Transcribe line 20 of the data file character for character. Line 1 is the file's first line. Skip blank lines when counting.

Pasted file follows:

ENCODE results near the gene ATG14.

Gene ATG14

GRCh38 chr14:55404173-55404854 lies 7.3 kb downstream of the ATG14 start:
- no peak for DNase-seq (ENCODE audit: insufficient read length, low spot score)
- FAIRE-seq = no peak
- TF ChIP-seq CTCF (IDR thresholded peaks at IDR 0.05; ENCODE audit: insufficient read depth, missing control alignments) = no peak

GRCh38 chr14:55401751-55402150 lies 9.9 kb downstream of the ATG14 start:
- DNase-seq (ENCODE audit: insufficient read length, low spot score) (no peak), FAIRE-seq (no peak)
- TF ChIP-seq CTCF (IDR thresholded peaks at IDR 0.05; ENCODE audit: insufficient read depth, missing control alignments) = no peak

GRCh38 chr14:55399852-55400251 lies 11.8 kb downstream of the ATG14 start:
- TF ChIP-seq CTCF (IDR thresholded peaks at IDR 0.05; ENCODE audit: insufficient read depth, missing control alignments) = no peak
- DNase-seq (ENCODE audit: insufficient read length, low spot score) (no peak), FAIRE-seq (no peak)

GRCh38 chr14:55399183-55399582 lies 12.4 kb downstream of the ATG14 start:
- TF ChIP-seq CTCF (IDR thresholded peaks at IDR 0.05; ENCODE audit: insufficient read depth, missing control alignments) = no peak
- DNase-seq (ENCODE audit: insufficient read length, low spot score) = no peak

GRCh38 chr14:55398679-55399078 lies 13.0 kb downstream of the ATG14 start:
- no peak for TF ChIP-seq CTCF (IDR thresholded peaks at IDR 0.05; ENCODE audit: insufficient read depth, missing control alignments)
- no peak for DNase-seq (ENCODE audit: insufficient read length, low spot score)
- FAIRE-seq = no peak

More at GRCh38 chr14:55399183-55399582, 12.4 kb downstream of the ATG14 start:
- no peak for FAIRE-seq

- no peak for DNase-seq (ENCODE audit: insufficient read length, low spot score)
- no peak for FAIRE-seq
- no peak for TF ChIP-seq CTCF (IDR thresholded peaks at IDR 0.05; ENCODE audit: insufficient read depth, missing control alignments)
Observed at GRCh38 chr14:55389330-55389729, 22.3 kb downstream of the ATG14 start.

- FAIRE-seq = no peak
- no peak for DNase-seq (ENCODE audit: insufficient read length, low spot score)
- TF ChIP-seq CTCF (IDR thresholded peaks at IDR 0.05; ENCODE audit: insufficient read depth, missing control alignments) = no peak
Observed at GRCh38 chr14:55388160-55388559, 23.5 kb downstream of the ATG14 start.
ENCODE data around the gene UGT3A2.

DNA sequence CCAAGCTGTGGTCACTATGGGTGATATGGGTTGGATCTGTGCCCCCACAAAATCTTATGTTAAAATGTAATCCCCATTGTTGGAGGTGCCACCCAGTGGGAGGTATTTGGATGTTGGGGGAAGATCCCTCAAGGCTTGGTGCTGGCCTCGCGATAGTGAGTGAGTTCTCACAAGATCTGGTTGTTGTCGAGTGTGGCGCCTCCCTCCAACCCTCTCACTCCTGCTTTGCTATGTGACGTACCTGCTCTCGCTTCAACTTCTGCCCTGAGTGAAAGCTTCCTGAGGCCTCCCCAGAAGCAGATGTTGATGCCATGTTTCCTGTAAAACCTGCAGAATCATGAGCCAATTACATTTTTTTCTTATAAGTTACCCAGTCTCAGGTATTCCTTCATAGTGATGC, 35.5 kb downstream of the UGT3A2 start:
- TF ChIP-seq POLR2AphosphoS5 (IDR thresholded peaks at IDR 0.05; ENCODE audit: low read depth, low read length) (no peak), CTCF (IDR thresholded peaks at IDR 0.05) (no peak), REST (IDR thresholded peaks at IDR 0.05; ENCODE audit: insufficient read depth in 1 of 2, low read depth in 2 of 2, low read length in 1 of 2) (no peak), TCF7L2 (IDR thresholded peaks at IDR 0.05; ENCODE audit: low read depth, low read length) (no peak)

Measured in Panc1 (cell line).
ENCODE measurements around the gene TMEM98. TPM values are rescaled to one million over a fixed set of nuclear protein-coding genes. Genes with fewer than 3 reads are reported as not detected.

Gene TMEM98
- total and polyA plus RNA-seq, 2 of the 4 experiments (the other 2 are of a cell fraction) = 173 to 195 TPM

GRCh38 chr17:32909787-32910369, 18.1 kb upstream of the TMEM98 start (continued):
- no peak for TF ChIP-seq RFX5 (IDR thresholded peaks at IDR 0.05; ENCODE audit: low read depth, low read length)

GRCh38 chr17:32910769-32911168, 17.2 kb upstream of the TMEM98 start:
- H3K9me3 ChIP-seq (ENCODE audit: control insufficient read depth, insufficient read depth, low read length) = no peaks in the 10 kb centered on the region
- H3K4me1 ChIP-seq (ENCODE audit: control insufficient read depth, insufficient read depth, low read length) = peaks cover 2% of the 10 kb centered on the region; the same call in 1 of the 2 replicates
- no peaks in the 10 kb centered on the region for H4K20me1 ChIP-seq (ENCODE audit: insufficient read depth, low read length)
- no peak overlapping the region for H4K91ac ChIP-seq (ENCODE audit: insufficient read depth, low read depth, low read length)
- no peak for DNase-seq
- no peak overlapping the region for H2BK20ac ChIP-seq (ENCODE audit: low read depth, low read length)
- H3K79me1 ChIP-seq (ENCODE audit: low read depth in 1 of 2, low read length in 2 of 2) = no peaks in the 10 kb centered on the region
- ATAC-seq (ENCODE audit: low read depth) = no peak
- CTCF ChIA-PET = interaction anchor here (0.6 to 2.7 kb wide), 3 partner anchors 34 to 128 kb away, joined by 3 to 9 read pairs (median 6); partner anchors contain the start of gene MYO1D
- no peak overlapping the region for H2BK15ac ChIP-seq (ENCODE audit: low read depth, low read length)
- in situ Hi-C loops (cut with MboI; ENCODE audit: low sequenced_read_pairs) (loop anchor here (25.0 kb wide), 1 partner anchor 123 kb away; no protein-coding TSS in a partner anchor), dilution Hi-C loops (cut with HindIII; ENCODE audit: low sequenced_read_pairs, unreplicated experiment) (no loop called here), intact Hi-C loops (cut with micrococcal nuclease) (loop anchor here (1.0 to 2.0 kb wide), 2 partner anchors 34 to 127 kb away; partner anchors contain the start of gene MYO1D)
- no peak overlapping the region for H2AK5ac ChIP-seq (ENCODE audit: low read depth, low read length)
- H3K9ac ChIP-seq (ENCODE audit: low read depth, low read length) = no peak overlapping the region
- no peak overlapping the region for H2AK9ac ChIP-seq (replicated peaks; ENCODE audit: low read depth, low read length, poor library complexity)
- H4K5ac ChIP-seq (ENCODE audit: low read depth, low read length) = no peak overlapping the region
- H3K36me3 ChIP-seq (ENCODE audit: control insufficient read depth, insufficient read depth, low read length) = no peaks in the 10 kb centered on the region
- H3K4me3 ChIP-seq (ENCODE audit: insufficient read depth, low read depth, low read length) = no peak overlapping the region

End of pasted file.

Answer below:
More at GRCh38 chr14:55399183-55399582, 12.4 kb downstream of the ATG14 start: